Since I doubt John Baird likes to waste his Saturday afternoons being a free bag dispensing guy at the local discount supermarket any more than I like to work a rather grueling and very busy six-hour shift pushing shopping carts on Saturdays (and I don't usually work Saturdays, but I think most of the cart pushers that they hired in the autumn quit), and since the bags he was handing out were emblazoned with his name and some vaguely campaign-ish slogan about his green credentials, I take this as a sure sign that the Conservative Party machine is revving its engine for an early spring election, which will presumably be triggered when the Liberals, NDP, and the Bloc Québecois vote against the federal budget.
Even though I did vote for Baird in 2006, and will vote for him again barring the sudden emergence of a viable libertarian alternative to the Conservatives, I was too shy to really talk to him or ask him if I could take a photo of him (and I didn't get a good opportunity to get a candid shot of him "pressing the flesh" with the customers).
This blog isn't dead, but it's been hibernating as I've been busy.
My current project is drawing serious Crayola crayon drawings of automobiles which I shall submit to an art show called The Great Crayon Experiment
at the Blank Space Gallery
Here's the first drawing in this batch, of an RCMP Ford Crown Victoria Police Interceptor on Rideau Street in downtown Ottawa.
It's based on this photo that I took in early December.
I drew that drawing on the floor, like a little kid. Fortunately, for Christmas, I got a tilting drawing table that's large enough to hold the large sheets of poster board I draw on.
So now I draw my crayon drawings the grown-up
The drawing on the table, which is based on this photo of a Ferrari Enzo that I spotted on Woodward Avenue in the Detroit suburb of Birmingham during the Woodward Dream Cruise last August
still isn't finished, but I've added a lot to it since I took the photo of the table a couple of weeks ago.
I'm at the most frustrating part of the drawing process, where most of the "big" parts of the picture have already been drawn, and I'm now drawing in those annoying tiny details that are especially hard to draw in crayon compared to coloured pencils.
I wanted to draw at least five car drawings for the art show, but, since it's at the beginning of February, I doubt I'll get more than three done in time (though I'll draw more to add to my overall portfolio).
A BIRD IN THE HAND
I was pushing carts into the Food Basics store on Merivale in Nepean where I work when one customer informed me that someone outside the doors was trying to speak to me. I went outside, and he pointed out this bird on the ground. He called it a woodpecker, but I was pretty sure it was a chickadee. It was sitting there, unable to fly away for some reason, and he was afraid someone would step on it, or that a car would run over it, and he was concerned for all of "God's Little Creatures". I told him that caring for an injured bird was a little beyond my area of expertise, but he said that it's beyond his area of expertise too. I told him that I'd take it to the little wooded vacant lot behind Colonnade Pizza, but that's all I could do for it. He didn't seem quite satisfied with that answer, but our store doesn't have a birdcage, and if the bird is so weak that it doesn't resist me picking it up, it's not likely to survive much longer, regardless of whether or not I somehow perform emergency avian surgery.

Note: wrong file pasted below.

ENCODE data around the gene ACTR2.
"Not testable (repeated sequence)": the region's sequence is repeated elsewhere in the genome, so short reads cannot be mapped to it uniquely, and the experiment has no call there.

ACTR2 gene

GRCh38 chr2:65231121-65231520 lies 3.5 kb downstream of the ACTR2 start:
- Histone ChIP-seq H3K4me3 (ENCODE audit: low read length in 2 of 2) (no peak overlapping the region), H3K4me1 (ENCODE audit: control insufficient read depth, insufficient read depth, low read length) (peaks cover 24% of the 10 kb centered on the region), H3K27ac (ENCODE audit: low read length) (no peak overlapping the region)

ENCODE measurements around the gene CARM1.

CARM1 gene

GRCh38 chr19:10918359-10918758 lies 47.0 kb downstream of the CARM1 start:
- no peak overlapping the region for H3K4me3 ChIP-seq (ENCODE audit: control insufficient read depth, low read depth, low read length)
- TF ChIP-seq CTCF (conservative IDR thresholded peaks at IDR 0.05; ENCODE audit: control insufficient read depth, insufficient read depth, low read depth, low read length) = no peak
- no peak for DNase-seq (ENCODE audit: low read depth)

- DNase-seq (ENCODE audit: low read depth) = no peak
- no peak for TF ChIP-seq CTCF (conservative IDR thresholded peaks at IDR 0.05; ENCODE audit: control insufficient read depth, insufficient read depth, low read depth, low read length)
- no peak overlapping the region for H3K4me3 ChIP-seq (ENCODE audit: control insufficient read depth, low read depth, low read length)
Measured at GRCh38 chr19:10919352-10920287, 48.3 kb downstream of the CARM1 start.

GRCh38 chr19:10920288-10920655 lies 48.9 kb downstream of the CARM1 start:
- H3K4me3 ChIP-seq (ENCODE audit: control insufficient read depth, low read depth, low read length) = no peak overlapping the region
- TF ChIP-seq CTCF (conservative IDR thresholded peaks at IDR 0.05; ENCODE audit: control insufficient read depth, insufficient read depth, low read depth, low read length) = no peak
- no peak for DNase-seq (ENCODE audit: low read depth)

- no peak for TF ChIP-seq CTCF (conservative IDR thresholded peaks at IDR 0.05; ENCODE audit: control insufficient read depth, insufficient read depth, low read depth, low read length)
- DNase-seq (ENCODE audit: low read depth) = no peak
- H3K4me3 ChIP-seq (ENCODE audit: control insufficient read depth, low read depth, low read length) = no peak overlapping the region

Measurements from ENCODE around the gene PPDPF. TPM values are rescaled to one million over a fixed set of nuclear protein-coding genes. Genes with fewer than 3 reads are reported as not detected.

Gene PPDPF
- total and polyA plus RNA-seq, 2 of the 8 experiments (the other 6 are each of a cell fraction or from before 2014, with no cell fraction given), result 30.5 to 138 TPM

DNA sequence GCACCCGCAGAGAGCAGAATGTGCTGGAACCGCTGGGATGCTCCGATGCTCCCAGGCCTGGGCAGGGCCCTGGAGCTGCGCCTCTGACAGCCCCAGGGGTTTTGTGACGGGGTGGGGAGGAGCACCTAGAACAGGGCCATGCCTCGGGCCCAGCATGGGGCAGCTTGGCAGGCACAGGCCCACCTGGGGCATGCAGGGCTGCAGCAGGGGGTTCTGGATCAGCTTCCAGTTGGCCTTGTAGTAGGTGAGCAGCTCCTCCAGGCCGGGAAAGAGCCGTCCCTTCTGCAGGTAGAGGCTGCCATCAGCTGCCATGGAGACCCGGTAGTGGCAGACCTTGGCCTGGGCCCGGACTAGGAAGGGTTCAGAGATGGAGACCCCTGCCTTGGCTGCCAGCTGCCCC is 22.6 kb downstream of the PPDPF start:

He was wondering if the store had some kind of policy for injured birds, but I said I'm pretty sure it doesn't. Then he saw Arif (a cashier and assistant manager) walking towards the store and asked him if he could do anything, but Arif told him that he doesn't know what to do either.
After that, the man went away, and I arrived at the vacant lot. I wasn't too sure where to put the bird, so I held my finger near low-hanging branches of various trees to see if it wanted to climb on. Surprisingly, it seemed content to rest on my hand, so I finally got to one of the wooden posts that separates the vacant lot from the end of Eleanor Drive and nudged it off.
I then headed straight towards the customer washroom to thoroughly clean my right hand, since it pooped a tiny bit on my pinky finger (the streak visible in the photo) and I didn't want to get Chinese bird flu.
I checked the post again half an hour later, and the bird was gone, so I guess it regained enough strength to fly off. Either that, or a hawk got it.
Uploaded by Steve Brandon
on 7 Sep 07, 11.00AM EDT.